Some congressional Republicans fear that President Barack Obama is stealing their thunder on how to address the jobs issue. But GOP members of Congress are split regarding exactly what policies the party should advocate to shrink the 9 percent unemployment rate, Politico
Some Republicans are upset with the House leadership’s strategy of focusing on the job bills passed in the House but ignored in the Democratic-controlled Senate.
“Fifteen bills coming from the House that no one ever heard of, including me, is probably not the best marketing plan,” said South Carolina Sen. Lindsey Graham, who prefers a single Republican bill.
A senior GOP House member agrees. “This president has proposed a budget that puts us into bankruptcy, yet we’re talking about a dozen to two dozen orphan bills that the Senate won’t pass,” the representative told Politico.
But some defend the House leaders’ strategy, noting that recent polls show Republicans nearly even with Obama when it comes to jobs. And they point out that the president has dismal approval ratings in the 30s for his handling of the economy.
Much of the divisions now focus on whether Congress should pass an extension of the payroll tax credit and extended unemployment benefits before year-end, and if so, how to pay for them.
Some Republicans have questioned their effectiveness. Freshman Illinois Rep. Randy Hultgren told Politico the programs aren’t “creating a lot of jobs.”
When it comes to unemployment insurance, Congress “ought to concentrate on paying people to work, not paying people not to work,” Texas Rep. Ted Poe told Politico.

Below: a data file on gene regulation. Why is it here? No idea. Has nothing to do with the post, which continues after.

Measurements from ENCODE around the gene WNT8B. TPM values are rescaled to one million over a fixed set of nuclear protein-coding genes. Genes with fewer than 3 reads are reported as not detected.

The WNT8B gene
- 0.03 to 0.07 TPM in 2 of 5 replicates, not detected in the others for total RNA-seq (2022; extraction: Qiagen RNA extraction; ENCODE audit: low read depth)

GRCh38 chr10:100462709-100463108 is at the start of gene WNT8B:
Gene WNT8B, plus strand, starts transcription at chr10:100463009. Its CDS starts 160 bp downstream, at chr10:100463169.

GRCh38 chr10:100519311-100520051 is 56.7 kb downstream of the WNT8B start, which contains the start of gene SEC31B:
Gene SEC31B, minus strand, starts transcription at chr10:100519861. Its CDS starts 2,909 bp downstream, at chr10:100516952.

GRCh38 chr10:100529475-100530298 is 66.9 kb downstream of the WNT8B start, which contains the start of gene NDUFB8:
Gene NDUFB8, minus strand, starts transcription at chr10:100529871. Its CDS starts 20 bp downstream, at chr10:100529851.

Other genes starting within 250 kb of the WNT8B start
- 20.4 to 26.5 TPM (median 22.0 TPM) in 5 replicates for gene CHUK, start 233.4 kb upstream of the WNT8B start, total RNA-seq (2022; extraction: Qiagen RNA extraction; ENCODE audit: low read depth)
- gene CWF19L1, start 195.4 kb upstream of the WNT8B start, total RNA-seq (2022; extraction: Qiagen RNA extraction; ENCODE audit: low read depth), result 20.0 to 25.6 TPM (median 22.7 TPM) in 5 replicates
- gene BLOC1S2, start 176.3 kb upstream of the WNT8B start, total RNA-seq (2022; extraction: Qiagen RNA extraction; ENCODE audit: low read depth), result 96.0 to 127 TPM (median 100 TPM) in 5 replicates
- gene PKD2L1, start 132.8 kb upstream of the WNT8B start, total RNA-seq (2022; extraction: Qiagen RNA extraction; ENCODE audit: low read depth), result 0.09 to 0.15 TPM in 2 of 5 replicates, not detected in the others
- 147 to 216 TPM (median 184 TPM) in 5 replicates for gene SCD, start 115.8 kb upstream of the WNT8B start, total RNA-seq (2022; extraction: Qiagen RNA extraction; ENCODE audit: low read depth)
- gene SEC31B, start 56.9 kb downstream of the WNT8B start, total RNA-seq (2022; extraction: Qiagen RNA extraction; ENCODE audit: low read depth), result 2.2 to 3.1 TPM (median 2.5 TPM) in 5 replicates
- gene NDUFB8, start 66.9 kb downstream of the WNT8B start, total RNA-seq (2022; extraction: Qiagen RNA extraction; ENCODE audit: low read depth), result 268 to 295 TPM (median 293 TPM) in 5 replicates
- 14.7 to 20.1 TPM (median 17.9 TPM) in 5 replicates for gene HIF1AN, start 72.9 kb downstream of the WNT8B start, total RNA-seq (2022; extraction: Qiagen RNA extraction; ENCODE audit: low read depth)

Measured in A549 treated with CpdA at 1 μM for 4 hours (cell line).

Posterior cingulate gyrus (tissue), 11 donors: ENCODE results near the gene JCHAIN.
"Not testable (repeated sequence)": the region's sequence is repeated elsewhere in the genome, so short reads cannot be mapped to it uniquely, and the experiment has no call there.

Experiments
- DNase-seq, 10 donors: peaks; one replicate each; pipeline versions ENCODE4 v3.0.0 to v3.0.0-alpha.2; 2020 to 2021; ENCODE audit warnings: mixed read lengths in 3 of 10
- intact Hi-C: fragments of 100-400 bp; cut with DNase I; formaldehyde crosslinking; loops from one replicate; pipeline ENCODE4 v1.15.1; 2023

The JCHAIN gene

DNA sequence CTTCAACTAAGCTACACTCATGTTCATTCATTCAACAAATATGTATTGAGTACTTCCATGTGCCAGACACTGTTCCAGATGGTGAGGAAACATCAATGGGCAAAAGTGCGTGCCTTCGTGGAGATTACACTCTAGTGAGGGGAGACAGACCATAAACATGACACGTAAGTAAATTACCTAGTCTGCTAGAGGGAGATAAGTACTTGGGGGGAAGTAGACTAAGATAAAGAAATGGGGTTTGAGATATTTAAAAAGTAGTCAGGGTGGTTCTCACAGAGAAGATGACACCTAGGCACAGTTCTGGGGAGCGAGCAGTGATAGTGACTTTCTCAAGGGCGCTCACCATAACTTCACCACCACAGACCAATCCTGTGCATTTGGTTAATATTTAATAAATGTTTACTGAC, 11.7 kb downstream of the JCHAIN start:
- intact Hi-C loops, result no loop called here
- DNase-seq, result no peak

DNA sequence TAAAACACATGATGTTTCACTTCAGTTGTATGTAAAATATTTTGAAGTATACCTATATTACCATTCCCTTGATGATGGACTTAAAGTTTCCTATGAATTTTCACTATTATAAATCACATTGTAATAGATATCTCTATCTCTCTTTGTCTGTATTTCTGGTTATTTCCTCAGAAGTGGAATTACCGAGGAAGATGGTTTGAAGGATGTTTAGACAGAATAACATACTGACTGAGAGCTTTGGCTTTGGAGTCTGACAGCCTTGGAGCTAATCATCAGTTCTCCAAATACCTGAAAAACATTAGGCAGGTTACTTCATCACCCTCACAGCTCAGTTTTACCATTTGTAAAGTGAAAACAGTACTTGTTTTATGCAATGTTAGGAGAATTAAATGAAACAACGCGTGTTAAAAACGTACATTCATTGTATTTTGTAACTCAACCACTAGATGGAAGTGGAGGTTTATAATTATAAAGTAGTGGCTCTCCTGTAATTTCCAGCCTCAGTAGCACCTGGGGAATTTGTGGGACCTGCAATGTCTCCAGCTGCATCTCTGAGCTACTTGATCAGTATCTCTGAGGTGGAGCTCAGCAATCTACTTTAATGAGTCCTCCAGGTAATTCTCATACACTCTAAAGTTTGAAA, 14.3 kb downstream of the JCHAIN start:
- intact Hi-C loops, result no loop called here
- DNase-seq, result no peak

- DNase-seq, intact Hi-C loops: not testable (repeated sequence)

Massachusetts Sen. Scott Brown does support the payroll tax cut. And he doesn’t see the necessity of finding offsetting spending cuts to pay for it, especially given the fact that there are no offsets being proposed to pay for extending the Bush era tax cuts.
“We have to stop playing games and start solving problems,” Brown told Politico. “It wasn’t paid for before, so why is it paid for now? Through economic activity, it will pay for itself.”
Republican leaders are searching for a middle ground. “We’re trying to show some flexibility and good faith, so that voters will see that we’re not being intransigent, but that we’re trying to offer good ideas and come up with solutions,” Texas Sen. John Cornyn, told Politico, referring specifically to the GOP’s willingness to consider tax increases.
Many GOP members say the party must work harder to project a unified message of how it wants to attack joblessness.
“I think the Republicans do need to do a better job,” Indiana Sen. Dick Lugar told Politico. “It’s not really clear that either party has been very successful in meeting what is clearly the No. 1 issue that the public expresses.”
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